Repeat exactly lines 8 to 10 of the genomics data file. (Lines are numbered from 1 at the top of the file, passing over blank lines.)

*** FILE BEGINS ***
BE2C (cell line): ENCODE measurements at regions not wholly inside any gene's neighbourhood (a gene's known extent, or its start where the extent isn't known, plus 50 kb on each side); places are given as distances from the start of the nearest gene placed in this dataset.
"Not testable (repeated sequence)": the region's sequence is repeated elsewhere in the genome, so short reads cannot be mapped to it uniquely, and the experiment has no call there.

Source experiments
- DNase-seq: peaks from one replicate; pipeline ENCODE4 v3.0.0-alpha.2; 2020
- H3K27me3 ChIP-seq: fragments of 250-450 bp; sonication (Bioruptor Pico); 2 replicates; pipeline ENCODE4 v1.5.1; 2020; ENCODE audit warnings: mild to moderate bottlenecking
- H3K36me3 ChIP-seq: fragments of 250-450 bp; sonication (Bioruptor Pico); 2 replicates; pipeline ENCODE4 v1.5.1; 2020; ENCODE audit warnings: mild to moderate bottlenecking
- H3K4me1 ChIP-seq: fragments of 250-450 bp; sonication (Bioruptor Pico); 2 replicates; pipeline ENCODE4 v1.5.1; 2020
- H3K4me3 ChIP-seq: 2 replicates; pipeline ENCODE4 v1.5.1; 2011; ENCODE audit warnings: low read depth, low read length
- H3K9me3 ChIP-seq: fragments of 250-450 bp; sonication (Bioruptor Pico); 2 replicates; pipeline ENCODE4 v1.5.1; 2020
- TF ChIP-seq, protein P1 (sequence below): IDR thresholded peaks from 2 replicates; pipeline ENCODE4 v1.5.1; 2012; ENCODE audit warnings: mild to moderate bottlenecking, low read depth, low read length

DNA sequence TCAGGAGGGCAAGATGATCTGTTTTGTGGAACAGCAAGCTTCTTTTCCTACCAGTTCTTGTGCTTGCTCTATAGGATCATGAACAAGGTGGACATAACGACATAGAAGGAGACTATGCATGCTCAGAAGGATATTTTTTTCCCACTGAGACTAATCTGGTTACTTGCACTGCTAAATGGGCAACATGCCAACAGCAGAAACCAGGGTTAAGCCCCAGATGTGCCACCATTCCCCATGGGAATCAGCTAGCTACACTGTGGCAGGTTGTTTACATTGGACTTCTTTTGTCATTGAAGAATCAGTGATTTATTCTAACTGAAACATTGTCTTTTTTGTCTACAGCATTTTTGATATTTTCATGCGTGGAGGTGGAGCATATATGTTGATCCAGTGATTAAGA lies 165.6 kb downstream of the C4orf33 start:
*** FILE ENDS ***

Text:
- H3K4me3 ChIP-seq: 2 replicates; pipeline ENCODE4 v1.5.1; 2011; ENCODE audit warnings: low read depth, low read length
- H3K9me3 ChIP-seq: fragments of 250-450 bp; sonication (Bioruptor Pico); 2 replicates; pipeline ENCODE4 v1.5.1; 2020
- TF ChIP-seq, protein P1 (sequence below): IDR thresholded peaks from 2 replicates; pipeline ENCODE4 v1.5.1; 2012; ENCODE audit warnings: mild to moderate bottlenecking, low read depth, low read length